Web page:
Beyond traditional compliance, tax, bookkeeping and audit services, accounting firms are offering a range of CAS that comprise nearly all dimensions of business. These include financial management; risk management; mergers and acquisition; information technology, software implementation, and workflow automation; succession planning; sustainable practices; and general business planning. The accountant is often in the ideal position to examine their clients from a holistic business perspective. They understand how resources are being used, where they are being wasted, and where the greatest cost efficiencies can occur.
Planning for human resources
According to Strategic Finance Magazine, studies have shown that replacing an employee can cost an average of up to 200% of the base salary of the previous employee in
that same position. Accounting and human resources should no longer be viewed as separate silos. The cost of hiring, salaries, benefits, termination and various compliance costs must be carefully assessed along with the contributions that employees make to their respective companies. A variety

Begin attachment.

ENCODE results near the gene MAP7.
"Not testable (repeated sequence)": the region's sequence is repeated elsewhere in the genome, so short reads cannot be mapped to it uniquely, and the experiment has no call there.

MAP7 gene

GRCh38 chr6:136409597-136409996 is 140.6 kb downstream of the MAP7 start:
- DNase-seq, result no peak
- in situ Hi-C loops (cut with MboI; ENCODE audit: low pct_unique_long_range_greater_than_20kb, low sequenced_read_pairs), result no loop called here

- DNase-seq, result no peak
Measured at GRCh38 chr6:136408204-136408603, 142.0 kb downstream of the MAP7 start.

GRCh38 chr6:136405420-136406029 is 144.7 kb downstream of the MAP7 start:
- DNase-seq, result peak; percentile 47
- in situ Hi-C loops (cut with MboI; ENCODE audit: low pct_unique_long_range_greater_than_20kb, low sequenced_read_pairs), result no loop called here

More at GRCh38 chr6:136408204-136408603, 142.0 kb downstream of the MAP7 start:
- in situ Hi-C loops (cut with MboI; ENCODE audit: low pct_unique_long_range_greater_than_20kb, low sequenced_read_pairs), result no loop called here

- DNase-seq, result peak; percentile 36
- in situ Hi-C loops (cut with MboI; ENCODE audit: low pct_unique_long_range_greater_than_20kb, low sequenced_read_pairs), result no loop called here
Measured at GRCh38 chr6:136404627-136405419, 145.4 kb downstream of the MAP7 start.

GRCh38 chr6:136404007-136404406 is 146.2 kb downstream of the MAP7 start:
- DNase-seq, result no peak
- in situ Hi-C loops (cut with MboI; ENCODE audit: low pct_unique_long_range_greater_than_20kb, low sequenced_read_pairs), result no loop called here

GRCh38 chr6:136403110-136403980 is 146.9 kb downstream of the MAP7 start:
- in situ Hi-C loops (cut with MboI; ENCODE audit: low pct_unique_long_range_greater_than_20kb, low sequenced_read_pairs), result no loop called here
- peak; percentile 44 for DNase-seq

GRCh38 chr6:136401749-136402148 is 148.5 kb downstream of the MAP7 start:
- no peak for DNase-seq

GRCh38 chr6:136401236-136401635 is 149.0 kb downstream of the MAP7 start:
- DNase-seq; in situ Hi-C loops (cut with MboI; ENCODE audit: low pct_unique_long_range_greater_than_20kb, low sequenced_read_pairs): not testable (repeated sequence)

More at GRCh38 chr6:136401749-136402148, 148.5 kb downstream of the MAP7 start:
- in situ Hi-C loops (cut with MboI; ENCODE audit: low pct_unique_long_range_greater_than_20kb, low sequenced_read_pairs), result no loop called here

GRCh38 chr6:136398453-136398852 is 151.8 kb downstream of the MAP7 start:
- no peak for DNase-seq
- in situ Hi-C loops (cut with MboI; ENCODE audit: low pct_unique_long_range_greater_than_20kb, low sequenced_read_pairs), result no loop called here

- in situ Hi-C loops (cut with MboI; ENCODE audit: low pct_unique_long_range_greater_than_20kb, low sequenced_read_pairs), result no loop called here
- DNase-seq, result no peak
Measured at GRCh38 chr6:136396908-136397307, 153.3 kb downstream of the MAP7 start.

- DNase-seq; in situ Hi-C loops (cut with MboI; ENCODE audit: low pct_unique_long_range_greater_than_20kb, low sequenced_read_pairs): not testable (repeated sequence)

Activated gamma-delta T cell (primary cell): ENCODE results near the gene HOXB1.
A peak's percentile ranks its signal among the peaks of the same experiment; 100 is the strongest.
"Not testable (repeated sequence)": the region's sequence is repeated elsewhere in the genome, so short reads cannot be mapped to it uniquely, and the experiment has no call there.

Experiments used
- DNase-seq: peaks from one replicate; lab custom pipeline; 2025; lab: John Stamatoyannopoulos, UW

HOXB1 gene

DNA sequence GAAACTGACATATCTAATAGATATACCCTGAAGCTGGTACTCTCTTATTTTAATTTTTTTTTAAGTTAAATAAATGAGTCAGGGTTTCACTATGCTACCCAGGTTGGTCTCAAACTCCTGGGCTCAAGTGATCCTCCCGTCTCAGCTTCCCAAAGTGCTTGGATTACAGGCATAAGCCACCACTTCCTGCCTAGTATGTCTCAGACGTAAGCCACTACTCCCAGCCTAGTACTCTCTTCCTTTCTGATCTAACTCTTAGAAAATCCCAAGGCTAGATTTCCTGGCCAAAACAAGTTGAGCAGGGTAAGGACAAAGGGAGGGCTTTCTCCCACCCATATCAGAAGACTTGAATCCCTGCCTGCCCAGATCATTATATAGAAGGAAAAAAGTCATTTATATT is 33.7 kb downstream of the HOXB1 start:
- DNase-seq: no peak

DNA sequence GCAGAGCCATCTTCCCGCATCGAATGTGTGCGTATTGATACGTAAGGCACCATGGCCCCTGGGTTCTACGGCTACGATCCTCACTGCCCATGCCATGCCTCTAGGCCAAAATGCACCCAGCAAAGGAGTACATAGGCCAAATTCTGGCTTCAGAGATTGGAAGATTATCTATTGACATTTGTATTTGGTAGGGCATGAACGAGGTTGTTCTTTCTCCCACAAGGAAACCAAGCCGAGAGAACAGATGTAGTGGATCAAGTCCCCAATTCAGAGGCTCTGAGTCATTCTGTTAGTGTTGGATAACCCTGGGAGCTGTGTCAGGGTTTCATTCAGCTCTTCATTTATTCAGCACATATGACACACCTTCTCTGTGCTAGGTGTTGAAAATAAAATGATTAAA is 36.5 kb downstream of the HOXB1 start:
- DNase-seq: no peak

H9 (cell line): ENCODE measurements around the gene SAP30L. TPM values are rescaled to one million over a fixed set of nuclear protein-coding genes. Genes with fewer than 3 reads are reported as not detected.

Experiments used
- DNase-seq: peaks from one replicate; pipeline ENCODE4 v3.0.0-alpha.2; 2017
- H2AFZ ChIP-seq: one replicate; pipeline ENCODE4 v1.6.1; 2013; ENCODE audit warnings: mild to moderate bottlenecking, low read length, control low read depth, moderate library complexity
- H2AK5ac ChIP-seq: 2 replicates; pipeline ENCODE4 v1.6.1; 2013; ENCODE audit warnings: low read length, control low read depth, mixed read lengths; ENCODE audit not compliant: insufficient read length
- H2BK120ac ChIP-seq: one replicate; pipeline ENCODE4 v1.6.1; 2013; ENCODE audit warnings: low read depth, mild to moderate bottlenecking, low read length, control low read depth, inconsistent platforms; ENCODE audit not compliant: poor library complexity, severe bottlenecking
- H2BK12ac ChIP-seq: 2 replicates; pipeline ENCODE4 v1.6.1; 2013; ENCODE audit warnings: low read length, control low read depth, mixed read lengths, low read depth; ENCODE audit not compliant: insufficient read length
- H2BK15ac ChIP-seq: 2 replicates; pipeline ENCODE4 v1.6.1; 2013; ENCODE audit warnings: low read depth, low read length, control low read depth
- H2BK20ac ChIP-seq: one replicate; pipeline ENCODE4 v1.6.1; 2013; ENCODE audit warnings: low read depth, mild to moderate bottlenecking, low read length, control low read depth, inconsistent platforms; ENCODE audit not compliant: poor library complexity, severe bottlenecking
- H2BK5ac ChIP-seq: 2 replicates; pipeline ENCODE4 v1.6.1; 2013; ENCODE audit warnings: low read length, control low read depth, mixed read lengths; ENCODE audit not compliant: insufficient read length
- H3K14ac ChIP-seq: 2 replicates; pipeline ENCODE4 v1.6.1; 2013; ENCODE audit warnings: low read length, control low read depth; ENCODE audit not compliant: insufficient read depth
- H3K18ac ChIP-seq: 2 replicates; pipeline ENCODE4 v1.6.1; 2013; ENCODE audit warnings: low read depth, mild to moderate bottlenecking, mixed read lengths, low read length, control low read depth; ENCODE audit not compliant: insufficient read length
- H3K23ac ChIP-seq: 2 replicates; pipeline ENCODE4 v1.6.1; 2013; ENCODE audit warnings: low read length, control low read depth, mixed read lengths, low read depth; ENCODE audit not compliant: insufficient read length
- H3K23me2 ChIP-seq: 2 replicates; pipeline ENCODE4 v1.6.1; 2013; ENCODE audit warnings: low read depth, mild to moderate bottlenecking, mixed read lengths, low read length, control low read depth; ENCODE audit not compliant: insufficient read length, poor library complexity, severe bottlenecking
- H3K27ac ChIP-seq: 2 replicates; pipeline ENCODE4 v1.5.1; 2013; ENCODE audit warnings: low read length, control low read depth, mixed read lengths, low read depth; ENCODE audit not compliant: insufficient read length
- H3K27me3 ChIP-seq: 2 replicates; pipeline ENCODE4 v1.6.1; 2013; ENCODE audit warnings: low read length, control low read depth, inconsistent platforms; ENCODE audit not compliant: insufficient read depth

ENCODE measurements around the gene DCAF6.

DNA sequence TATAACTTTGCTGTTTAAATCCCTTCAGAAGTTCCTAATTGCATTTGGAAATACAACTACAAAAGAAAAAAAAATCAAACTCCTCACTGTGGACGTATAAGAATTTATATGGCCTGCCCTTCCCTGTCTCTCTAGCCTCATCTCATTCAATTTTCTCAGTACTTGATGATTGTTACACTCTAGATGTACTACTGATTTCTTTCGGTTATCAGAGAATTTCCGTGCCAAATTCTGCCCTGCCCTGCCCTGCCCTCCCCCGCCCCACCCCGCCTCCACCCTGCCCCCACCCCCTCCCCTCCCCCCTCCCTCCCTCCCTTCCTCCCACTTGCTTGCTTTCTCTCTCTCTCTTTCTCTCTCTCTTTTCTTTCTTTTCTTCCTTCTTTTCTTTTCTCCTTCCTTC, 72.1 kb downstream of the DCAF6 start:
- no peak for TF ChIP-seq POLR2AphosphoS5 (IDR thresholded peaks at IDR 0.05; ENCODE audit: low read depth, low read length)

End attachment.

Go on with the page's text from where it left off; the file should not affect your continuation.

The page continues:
of human capital factors such as experience, education, creativity and other skills should be seen as critical revenue- producing or profit-contributing assets. Accountants help businesses develop their overall business strategies with these factors in mind.
Assisting clients with leveraging new technologies
From blockchain to AI and data analytics, new technologies are affecting the services the accounting profession provides on several levels. First, there is blockchain technology, which is revolutionizing the way companies facilitate transactions, recordkeeping and the automation of numerous accounting practices. The accountant could play a more prominent role in transitioning businesses toward blockchain-based systems. Second, there is the vast potential being unlocked through data analytics.
Thanks to the emergence of powerful databases and data-collection tools, accountants are helping their clients assess organizational performance and measure a variety of additional factors affecting their businesses. Finally, accountants are helping clients run their businesses more efficiently through the adoption of cloud-based IT, mobile software solutions, cybersecurity systems and real-time dashboards.
Providing clients with guidance on risk management
Every organization today faces risks. From crime to climate change, business owners often don’t understand disasters. Putting systems in place to prevent theft, lawsuits, financial waste and even loss of customer bases from negative publicity is a critical aspect of any organization’s survival. Accountants are ideally situated to help their clients understand and prioritize the costs to mitigate these risks.